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Romance & Cigarettes
Romance Cigarettes
Actors: James Gandolfini, Susan Sarandon, Kate Winslet, Steve Buscemi, Bobby Cannavale
Director: John Turturro
Genres: Comedy, Musicals & Performing Arts
R     2008     1hr 45min

Emmy AwardŽ-winner James Gandolfini (All The King's Men, TV's The Sopranos), OscarŽ-winner Susan Sarandon (Shall We Dance, Stepmom), OscarŽ-nominated Kate Winslet (Titanic, Finding Neverland), Steve Buscemi (Fargo, Reservo...  more »


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Movie Details

Actors: James Gandolfini, Susan Sarandon, Kate Winslet, Steve Buscemi, Bobby Cannavale
Director: John Turturro
Genres: Comedy, Musicals & Performing Arts
Sub-Genres: Romantic Comedies, Musicals
Studio: Sony Pictures
Format: DVD - Color,Widescreen - Closed-captioned,Subtitled
DVD Release Date: 02/12/2008
Original Release Date: 01/01/2005
Theatrical Release Date: 01/01/2005
Release Year: 2008
Run Time: 1hr 45min
Screens: Color,Widescreen
Number of Discs: 1
SwapaDVD Credits: 1
Total Copies: 0
Members Wishing: 6
MPAA Rating: R (Restricted)
Languages: English
Subtitles: English, Spanish, French, Portuguese

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Member Movie Reviews

Gary J. (gjones) from TROUTDALE, OR
Reviewed on 1/14/2012...
What a cool movie! Definitely not for everyone, but I loved it. The musical portion of it, where the actors all of a sudden burst into song-and-dance numbers were priceless, and I would recommend it just for Christopher Walken's character--classic Walken!! Totally out-of-there, off-the-wall, and perfectly under-played by a master of his craft. The guy's a genius. Gandolfini was excellent as the husband who strays from his wife, Susan Sarandon, and her character was excellent as well. The emotions she displayed, from angry to distraught to wistful were right on. And Kate Winslet stole the show with her profane-spewing Cockney homewrecker. Wow! She was so hot, but her character was anything but one-dimensional. And then we had Steve Buscemi as Gandolfini's chum from work. He never pushed his character too far, never tried to steal a scene, just played his character, a matter-of-fact sexual know-it-all, perfectly with dead-pan timing. This is an indie home-run, nice simple story, great characters, off-the-wall production, super cast. Highly recommended.
1 of 1 member(s) found this review helpful.
Frank E. (realartist) from HENDERSONVLLE, NC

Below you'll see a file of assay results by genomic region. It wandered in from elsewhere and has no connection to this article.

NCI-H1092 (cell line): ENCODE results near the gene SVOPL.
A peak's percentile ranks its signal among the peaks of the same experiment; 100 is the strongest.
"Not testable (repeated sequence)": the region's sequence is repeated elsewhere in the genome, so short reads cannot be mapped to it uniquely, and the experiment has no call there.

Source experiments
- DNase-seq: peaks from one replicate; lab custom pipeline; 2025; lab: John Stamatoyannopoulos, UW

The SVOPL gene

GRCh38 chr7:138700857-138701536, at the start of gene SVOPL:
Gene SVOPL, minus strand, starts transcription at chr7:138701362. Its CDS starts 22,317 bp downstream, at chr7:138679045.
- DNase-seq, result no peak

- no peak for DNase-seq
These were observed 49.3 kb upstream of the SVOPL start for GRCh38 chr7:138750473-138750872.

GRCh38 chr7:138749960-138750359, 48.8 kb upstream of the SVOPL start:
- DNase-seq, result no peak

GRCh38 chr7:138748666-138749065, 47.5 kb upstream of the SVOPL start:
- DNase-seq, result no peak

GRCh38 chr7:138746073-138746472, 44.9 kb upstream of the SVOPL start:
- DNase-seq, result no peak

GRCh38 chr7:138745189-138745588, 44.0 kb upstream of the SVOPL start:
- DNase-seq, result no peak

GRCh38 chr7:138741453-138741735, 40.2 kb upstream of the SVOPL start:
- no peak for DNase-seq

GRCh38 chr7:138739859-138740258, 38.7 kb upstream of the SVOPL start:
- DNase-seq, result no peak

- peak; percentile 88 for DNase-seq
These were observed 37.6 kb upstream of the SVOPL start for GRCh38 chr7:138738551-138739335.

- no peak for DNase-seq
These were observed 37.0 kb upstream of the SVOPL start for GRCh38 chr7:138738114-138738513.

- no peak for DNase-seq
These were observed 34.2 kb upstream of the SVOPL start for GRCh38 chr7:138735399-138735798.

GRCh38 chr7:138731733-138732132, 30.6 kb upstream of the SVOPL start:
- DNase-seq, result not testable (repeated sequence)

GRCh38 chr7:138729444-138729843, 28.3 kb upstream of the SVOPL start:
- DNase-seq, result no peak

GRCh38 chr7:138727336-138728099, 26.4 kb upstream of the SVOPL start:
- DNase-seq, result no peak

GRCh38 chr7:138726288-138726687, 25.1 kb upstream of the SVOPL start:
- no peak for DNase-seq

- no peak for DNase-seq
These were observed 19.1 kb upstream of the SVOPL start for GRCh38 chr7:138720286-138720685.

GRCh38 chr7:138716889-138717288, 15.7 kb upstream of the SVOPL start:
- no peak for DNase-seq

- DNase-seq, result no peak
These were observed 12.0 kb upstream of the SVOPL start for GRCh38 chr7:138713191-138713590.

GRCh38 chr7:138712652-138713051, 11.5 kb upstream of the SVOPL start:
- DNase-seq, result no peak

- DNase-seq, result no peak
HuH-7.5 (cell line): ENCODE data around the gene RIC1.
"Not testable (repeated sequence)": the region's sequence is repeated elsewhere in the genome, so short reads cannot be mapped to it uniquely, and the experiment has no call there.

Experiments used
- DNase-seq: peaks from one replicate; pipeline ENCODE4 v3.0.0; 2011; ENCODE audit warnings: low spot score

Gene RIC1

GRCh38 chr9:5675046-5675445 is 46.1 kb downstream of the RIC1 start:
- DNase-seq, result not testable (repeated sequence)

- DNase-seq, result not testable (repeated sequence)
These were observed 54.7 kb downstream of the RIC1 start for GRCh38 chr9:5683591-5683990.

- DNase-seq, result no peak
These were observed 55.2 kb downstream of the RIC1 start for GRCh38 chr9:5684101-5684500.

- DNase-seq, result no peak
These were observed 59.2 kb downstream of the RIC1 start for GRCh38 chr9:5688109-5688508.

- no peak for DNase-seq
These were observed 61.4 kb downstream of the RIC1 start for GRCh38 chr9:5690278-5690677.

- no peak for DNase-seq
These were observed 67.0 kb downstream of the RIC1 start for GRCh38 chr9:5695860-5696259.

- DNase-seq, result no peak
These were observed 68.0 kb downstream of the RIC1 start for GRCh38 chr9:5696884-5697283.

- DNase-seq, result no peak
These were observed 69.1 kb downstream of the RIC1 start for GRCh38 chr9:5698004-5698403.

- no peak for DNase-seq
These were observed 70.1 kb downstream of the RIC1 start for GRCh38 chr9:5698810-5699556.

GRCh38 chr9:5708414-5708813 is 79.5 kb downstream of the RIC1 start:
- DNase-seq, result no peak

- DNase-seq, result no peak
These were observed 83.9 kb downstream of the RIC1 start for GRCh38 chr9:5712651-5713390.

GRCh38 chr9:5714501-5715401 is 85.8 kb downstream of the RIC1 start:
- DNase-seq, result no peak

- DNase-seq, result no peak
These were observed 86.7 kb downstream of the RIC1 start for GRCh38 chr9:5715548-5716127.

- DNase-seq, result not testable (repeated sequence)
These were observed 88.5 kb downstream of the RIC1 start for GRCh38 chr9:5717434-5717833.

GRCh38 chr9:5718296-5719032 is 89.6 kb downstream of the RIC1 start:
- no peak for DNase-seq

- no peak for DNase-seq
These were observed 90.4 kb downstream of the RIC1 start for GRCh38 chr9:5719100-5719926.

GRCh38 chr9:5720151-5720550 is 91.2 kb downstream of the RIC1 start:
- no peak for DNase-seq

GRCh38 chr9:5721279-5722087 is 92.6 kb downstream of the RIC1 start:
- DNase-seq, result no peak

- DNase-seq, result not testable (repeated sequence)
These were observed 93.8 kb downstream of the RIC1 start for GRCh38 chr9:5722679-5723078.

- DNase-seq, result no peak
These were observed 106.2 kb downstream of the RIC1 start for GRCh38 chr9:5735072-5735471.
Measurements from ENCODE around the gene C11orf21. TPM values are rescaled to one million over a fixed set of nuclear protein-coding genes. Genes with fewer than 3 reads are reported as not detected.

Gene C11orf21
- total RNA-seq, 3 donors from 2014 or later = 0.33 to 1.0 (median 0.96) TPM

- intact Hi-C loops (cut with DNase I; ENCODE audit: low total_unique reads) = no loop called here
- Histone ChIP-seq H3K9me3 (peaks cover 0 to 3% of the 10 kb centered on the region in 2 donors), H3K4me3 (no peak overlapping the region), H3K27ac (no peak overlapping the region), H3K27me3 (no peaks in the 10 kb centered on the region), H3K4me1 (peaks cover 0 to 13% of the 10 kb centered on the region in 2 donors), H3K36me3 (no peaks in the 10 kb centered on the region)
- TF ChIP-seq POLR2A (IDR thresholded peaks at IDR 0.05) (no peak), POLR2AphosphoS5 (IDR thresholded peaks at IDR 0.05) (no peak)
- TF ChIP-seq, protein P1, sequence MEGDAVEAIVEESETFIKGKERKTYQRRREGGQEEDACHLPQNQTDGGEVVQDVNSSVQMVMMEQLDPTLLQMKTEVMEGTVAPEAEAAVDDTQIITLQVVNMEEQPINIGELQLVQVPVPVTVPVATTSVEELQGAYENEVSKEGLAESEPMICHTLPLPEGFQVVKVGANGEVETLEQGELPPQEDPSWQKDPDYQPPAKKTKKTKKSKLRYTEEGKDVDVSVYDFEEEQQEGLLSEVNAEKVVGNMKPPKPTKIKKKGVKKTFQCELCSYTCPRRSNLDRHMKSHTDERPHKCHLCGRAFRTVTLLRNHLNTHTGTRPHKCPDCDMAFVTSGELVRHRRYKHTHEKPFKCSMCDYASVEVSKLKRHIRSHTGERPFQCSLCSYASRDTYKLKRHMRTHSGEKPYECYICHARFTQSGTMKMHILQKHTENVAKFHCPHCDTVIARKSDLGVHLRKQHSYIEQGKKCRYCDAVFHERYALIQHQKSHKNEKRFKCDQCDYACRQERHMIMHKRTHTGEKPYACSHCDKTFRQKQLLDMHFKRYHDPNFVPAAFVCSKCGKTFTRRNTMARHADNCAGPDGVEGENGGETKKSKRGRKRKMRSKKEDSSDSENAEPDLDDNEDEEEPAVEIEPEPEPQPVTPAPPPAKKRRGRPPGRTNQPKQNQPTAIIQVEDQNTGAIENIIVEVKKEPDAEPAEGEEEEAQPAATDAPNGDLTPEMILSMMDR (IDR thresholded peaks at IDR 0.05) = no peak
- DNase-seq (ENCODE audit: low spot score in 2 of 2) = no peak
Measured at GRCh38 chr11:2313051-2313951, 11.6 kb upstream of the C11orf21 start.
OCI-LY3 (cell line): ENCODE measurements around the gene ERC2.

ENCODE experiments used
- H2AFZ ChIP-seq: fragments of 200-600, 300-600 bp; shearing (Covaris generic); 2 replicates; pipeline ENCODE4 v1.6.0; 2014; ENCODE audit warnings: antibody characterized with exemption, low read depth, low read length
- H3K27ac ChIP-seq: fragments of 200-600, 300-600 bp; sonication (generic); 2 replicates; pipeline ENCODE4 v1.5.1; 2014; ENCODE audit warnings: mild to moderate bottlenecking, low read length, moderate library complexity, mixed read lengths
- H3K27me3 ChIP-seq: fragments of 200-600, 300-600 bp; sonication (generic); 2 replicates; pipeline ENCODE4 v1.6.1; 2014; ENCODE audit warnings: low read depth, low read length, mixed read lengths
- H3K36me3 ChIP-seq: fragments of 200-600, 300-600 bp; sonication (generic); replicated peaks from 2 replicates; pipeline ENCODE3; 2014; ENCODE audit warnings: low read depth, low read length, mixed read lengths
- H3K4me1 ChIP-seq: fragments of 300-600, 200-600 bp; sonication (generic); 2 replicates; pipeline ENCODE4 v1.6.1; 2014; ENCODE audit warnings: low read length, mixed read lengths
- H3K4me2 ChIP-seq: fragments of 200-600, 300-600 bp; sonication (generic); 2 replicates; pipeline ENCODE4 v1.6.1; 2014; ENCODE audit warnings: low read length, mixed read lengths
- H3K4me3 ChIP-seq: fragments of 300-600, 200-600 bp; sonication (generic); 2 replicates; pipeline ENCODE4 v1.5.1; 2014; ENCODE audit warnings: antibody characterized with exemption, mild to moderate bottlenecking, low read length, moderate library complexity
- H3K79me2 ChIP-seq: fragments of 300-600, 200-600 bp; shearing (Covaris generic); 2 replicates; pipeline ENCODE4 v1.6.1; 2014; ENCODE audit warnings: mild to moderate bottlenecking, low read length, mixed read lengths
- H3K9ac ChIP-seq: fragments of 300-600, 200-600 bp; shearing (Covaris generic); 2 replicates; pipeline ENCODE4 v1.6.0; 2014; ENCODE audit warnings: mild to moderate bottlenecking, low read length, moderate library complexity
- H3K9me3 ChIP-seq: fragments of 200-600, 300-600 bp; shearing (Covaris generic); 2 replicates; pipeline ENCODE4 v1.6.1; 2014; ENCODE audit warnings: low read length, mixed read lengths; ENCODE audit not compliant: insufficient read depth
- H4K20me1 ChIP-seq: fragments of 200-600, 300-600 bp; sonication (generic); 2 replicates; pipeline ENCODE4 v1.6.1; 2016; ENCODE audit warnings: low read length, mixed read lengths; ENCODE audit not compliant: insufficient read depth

Reviewed on 10/18/2009...
Go get some milk and cookies. This will take a while. If the review is this long, the movie that thought provoking, let this be a clue that it is worth sitting through at least once. I say that because I first came across it channel surfing; watched it a while, and moved on in a mild state of disgust. It will have that effect on you. But does "Cops" on Saturday night, no? The sleazy underbelly of society populated by people who don't seem to have ever had a noble thought or action in their abysmal excuse for a life. This movie is a little more literary than "Cops". First of all, it is by executive producers Joel and Ethan Coen-so we know it must have some literary merit-for these two are ALL about the great American novel...which is to mirror real society, so that 500 years from now, historians will see 'what went wrong' with the "former United states of America". Charles Dickens does this for example. There was so much social injustice and squalor in London, we have a 'realistic' look at society then...but then his novels did have some redeeming effect by encouraging reforms. the movie. This was written and directed by one of the actors in the Coen Bros stable...and also with more of their actors cast in the story. so it must be good, right? Keep telling yourself this, for you will want to 'bail' before its done. The reason being, it involves ordinary, lower class, foul mouth, foul behaving working stiffs in a run down old neighborhood of new York..."Brooklyn?" Adding to the overall ugliness...little attempt to pretty this story up with good cinematography...adequate, but certainly not superlative in any way. There is, however a significant amount of internal fantasy played out from within the minds of the characters in the form of a very odd kind of "musical"...choreographed dancing on the part of other low class working stiffs, with only barely tolerable music...much of it from the early 60's-except for the daughters of the male star who have this grunge/hip hop ( awful ) band...further signifying the overall moral malaise/decline of this shabby subculture neighborhood. And oh...did I mention sex? Hoo boy. First of all, it chronicles a typical sad marriage where intimacy has long ago fallen by the wayside between the main couple..wife played by the snarling Susan Sarandon...who does a chilling portrayal of the emasculating, sexually dead spouse. Her husband, played by James Gandolfini, seems to be having endless fantasies about an imagined younger lover. As it turns out, it isn't imagined at all. He's just an ignorant dufus who happened to have found himself drawn into an adulterous affair...with extremely sultry, killer sex object, who offers everything every man ever dreamed about sexually, played by Kate Winslet. It isn't hard to imagine falling into a delicious tempting trap like that.